Lessons learnt

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Just in case anyone had any doubts, yesterday’s entry was most definitely a joke. David Siegel was indeed an internet legend back in the late 90s, pioneering techniques that led the web kicking and screaming in to a commercial age of visually appealing sites that defied the limitations of the original HTML specification. Those tricks have had their day, and the modern web brings new standard based techniques that allow us to create good looking sites without sacrificing the quality of the underlying code.

That said, a lot can be learnt about the web while perusing David’s archives. In fact, a lot of David’s writing is very forward thinking. Take a look at these quotes:

HTML is a markup language, not a layout language. It isn’t meant to present a picture to the viewer. It isn’t meant to be easy to read. It is meant to be accessible. Aesthetics are not a consideration. But there are people who would like to communicate more clearly and effectively, and for us HTML is very primitive. We don’t need on-screen PostScript, what we need is a more visual flavor of HTML. Until then, we have workarounds.

Source: The Single-Pixel GIF Trick

Until we enter the next generation of site design, the TABLE tag will have to be our friend. The more we learn to control tables, the more we will be able to break the grip of the old HTML and make our pages look good. If we have to put all our text into tables — not really what the framers of HTML had in mind — we will.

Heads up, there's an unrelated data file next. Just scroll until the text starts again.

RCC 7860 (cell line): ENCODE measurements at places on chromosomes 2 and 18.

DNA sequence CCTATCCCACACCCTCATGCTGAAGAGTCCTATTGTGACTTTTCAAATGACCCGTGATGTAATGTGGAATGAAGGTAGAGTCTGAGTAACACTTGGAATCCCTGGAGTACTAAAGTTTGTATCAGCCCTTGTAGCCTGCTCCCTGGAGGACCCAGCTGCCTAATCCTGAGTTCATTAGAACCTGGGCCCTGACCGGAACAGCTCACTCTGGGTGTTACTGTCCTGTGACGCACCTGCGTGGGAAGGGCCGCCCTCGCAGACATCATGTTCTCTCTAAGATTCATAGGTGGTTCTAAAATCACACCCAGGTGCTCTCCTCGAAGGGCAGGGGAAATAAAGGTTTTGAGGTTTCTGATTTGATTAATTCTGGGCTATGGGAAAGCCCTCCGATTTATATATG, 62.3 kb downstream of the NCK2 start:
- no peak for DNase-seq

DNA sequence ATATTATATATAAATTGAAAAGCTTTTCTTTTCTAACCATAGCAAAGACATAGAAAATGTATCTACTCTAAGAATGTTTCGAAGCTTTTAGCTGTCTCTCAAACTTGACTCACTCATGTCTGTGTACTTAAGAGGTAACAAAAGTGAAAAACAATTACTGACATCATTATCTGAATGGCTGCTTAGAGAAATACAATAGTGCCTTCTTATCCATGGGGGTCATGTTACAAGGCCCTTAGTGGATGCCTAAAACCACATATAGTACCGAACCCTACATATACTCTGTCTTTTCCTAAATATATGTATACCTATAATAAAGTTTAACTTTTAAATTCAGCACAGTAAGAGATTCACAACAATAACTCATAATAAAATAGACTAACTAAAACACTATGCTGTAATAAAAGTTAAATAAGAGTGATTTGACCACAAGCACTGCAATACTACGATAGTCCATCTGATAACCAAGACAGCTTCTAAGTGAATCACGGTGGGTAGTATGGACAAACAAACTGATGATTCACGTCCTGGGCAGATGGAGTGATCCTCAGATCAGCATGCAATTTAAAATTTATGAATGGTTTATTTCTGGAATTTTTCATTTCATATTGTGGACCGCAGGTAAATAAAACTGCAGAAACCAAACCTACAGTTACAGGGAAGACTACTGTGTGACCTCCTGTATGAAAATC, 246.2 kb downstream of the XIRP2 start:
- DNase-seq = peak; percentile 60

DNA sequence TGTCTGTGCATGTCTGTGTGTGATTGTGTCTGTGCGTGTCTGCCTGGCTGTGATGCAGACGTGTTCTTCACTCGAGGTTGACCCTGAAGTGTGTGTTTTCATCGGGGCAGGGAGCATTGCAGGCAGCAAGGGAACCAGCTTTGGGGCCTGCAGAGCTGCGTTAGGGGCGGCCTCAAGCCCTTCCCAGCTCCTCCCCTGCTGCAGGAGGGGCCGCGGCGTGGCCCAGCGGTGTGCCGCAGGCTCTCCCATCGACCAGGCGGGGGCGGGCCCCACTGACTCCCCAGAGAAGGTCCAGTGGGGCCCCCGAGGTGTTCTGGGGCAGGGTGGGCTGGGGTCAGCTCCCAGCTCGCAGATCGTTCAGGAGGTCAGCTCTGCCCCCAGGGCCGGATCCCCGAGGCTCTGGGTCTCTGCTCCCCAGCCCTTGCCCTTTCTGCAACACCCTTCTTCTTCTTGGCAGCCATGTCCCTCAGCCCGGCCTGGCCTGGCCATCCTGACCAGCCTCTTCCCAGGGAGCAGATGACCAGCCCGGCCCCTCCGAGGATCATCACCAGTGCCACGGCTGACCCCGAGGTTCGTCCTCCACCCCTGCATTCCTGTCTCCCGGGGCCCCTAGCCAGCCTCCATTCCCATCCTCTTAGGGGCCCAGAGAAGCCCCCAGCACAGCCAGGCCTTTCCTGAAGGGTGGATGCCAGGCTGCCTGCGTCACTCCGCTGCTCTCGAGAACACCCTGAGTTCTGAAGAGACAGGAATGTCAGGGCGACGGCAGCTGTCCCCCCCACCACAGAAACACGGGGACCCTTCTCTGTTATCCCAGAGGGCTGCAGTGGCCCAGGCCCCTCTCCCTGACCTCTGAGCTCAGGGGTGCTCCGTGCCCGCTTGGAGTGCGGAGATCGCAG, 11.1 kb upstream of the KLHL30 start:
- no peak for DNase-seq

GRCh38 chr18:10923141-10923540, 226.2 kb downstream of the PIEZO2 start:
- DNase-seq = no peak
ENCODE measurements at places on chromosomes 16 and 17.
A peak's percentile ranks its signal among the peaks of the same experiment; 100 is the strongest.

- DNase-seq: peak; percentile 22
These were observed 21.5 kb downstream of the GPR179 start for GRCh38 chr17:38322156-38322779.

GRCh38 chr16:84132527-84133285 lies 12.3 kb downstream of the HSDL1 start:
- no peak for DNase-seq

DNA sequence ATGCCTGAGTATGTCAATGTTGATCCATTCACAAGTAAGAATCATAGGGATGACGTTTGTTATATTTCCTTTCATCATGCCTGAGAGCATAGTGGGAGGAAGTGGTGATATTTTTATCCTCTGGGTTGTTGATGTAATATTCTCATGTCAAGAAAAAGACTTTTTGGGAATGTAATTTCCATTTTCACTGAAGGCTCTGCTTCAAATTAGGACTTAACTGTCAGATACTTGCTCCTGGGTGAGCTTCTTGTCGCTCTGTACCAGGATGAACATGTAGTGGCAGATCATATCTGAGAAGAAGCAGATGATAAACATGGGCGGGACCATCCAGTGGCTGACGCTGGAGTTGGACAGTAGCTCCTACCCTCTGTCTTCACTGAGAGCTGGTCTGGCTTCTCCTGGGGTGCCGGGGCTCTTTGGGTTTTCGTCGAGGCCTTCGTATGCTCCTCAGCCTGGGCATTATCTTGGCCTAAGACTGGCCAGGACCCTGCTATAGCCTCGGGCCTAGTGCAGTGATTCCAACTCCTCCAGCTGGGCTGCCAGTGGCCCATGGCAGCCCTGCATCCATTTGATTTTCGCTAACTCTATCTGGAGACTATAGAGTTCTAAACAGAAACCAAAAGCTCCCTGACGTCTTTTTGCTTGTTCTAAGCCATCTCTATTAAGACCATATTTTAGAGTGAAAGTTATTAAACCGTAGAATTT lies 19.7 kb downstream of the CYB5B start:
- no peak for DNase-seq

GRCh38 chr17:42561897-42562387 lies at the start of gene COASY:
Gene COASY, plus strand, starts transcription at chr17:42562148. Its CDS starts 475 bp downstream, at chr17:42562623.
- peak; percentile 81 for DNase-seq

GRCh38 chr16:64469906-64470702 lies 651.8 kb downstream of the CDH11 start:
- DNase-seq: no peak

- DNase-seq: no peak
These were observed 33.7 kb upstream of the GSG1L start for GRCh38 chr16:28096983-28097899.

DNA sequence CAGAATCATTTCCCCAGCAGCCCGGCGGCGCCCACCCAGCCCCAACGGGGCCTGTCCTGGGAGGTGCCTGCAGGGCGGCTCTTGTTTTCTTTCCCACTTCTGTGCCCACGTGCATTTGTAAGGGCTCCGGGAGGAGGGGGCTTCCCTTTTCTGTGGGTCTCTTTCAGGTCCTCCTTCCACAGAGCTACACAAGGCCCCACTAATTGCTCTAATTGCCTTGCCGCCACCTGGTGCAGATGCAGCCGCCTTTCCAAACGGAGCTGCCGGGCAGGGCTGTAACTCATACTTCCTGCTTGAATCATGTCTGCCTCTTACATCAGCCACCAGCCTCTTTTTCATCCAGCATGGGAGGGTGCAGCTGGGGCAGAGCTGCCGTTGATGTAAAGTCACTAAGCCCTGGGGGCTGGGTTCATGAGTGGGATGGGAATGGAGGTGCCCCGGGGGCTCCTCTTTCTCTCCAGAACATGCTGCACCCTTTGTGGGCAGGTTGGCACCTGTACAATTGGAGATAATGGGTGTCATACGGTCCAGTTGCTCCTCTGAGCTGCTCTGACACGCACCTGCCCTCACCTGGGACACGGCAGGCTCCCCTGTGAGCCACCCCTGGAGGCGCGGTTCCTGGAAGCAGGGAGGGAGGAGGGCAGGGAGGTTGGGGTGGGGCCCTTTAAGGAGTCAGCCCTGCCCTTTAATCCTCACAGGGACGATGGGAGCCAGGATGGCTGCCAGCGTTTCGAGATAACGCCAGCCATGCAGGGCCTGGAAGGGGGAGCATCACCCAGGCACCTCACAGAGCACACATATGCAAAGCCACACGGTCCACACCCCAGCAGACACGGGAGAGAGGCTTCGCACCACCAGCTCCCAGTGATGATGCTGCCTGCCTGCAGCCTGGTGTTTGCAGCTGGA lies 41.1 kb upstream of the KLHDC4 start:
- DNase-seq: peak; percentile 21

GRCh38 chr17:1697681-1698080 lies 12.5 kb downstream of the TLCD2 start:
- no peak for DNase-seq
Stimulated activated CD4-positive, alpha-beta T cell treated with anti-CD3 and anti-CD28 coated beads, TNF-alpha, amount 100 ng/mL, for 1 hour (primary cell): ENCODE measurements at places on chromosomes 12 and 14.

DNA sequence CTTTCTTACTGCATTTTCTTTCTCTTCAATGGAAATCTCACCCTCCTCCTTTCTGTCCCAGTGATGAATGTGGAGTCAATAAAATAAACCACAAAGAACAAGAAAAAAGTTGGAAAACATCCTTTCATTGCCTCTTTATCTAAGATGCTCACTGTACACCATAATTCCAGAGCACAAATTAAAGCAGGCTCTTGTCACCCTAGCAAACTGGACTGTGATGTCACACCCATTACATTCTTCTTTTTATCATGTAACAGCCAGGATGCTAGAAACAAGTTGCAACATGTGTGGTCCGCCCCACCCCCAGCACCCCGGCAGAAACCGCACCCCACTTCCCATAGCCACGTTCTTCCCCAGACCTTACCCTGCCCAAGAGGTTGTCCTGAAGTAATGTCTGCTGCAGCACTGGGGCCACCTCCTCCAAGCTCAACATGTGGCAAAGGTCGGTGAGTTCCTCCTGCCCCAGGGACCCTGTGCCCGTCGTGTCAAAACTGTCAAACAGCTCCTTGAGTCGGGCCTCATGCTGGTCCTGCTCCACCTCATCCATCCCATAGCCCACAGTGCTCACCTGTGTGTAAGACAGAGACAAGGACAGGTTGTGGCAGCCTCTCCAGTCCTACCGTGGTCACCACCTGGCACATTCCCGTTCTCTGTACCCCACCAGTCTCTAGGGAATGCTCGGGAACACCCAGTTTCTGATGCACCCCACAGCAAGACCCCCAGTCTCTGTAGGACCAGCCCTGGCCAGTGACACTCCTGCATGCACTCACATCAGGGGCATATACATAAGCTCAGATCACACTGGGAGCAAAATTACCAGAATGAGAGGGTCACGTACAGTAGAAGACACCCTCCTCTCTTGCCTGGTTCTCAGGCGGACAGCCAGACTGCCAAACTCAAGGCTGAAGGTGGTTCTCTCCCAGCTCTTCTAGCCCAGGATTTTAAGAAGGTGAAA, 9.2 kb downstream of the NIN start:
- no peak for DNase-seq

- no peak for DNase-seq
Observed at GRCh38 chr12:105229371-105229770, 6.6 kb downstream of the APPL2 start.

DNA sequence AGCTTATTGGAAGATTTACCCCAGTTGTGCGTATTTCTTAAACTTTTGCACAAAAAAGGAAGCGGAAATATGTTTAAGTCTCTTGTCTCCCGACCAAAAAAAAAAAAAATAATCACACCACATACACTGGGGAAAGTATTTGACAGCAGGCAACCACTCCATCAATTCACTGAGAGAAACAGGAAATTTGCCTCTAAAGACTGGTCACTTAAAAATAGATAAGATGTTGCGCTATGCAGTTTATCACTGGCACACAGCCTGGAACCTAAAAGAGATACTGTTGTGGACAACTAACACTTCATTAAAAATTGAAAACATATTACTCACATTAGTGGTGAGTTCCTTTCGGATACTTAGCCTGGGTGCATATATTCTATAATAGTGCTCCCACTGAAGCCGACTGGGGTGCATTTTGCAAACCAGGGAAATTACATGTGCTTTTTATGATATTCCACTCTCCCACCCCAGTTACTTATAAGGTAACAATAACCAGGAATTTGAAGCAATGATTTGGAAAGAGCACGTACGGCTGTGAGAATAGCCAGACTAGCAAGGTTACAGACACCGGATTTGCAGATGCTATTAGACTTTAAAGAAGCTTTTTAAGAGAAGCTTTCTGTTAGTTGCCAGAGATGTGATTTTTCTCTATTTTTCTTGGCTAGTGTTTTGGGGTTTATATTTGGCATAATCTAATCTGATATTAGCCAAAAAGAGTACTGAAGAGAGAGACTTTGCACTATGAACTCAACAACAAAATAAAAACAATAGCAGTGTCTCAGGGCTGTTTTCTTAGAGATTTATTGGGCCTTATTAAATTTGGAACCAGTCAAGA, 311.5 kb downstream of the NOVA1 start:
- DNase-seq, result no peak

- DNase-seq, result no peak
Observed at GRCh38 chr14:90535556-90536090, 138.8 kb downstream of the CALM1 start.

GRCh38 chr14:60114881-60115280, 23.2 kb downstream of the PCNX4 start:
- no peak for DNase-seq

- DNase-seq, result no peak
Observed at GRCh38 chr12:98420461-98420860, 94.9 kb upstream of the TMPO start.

Source: Killer Tables – Overview

CSS is the embodiment of the visual flavour of HTML David was talking about. In fact, he even contributed to its development:

The day this goes up, I will be in Paris, getting ready to return after an 8 day trip. For those of you following my career on the Web, I was asked to attend the W3 Consortium meeting on Style Sheets and add my two cents about what designers will want on the Web.

Source: David’s journal, November 9th 1995

With excellent CSS support in 97% of the browsers in use on the web (at least according to our statistics at work), David’s predictions of the next generation of site design have come true. It’s a shame that the workarounds he created are still in use on so many sites.

Simon WillisonSimon Willison
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